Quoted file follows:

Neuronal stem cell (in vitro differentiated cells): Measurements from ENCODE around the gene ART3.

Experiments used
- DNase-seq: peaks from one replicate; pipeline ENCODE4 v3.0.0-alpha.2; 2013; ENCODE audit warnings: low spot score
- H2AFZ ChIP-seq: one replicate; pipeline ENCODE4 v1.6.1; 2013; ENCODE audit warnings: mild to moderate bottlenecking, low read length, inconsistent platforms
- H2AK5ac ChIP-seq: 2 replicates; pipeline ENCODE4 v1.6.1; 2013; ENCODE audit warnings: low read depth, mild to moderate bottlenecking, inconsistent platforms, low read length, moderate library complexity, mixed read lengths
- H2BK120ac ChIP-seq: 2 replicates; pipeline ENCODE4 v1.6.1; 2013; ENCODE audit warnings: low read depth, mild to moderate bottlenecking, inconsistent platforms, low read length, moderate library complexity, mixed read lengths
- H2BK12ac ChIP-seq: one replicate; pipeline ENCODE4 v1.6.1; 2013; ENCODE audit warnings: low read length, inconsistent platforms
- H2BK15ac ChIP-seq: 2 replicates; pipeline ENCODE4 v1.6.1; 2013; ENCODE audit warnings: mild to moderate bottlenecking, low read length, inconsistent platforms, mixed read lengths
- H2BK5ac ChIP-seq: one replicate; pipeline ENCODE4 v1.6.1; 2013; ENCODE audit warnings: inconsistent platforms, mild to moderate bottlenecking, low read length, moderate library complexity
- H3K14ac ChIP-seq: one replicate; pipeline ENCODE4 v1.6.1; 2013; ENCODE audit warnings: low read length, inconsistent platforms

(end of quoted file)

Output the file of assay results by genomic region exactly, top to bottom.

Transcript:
Neuronal stem cell (in vitro differentiated cells): Measurements from ENCODE around the gene ART3.

Experiments used
- DNase-seq: peaks from one replicate; pipeline ENCODE4 v3.0.0-alpha.2; 2013; ENCODE audit warnings: low spot score
- H2AFZ ChIP-seq: one replicate; pipeline ENCODE4 v1.6.1; 2013; ENCODE audit warnings: mild to moderate bottlenecking, low read length, inconsistent platforms
- H2AK5ac ChIP-seq: 2 replicates; pipeline ENCODE4 v1.6.1; 2013; ENCODE audit warnings: low read depth, mild to moderate bottlenecking, inconsistent platforms, low read length, moderate library complexity, mixed read lengths
- H2BK120ac ChIP-seq: 2 replicates; pipeline ENCODE4 v1.6.1; 2013; ENCODE audit warnings: low read depth, mild to moderate bottlenecking, inconsistent platforms, low read length, moderate library complexity, mixed read lengths
- H2BK12ac ChIP-seq: one replicate; pipeline ENCODE4 v1.6.1; 2013; ENCODE audit warnings: low read length, inconsistent platforms
- H2BK15ac ChIP-seq: 2 replicates; pipeline ENCODE4 v1.6.1; 2013; ENCODE audit warnings: mild to moderate bottlenecking, low read length, inconsistent platforms, mixed read lengths
- H2BK5ac ChIP-seq: one replicate; pipeline ENCODE4 v1.6.1; 2013; ENCODE audit warnings: inconsistent platforms, mild to moderate bottlenecking, low read length, moderate library complexity
- H3K14ac ChIP-seq: one replicate; pipeline ENCODE4 v1.6.1; 2013; ENCODE audit warnings: low read length, inconsistent platforms